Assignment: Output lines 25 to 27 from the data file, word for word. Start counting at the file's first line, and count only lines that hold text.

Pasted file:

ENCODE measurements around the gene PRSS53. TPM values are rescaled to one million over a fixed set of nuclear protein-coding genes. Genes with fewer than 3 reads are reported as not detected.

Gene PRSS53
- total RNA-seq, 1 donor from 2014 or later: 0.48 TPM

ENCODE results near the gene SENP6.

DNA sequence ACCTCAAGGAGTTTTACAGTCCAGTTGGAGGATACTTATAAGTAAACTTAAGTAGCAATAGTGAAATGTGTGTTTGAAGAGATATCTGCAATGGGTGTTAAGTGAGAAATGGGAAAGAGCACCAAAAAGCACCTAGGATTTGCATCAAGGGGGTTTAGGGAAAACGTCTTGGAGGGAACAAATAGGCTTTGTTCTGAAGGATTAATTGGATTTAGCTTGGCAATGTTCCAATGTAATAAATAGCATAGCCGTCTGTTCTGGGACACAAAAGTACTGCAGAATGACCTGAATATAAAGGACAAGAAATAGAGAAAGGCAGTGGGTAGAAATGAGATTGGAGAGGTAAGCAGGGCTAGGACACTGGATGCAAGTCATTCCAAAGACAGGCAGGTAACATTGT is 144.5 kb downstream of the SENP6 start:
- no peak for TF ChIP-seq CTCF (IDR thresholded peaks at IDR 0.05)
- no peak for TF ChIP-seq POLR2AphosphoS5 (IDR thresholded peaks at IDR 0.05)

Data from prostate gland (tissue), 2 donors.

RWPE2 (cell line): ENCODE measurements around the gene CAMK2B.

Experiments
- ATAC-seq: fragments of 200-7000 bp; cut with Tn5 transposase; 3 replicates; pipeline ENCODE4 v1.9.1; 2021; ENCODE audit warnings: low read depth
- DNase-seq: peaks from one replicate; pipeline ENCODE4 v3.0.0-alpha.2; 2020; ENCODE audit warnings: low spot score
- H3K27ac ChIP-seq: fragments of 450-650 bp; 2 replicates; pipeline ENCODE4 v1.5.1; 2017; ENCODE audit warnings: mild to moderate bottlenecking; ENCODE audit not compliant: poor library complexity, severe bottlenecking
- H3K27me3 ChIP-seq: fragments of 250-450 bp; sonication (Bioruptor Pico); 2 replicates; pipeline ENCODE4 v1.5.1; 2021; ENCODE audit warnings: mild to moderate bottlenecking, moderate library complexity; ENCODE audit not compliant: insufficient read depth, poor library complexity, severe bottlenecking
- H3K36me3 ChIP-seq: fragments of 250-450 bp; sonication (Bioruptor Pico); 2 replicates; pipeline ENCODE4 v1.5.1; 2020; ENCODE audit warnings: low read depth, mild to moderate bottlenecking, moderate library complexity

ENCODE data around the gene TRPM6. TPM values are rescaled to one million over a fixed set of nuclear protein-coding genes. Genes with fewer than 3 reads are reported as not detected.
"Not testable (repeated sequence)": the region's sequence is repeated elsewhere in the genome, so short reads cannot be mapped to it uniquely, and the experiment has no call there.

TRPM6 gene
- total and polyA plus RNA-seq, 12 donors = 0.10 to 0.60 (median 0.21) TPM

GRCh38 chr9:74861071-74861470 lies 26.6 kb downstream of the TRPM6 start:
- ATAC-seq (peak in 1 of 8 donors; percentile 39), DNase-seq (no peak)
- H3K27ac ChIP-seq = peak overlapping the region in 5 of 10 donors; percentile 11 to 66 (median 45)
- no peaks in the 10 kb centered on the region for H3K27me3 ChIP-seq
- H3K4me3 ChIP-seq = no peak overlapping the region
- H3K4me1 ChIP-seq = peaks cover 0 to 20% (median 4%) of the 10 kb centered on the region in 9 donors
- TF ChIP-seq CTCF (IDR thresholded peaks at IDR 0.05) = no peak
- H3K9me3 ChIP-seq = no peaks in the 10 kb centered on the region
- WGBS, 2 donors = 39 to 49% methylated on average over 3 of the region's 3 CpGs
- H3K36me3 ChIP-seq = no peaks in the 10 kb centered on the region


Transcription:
- H3K4me1 ChIP-seq = peaks cover 0 to 20% (median 4%) of the 10 kb centered on the region in 9 donors
- TF ChIP-seq CTCF (IDR thresholded peaks at IDR 0.05) = no peak
- H3K9me3 ChIP-seq = no peaks in the 10 kb centered on the region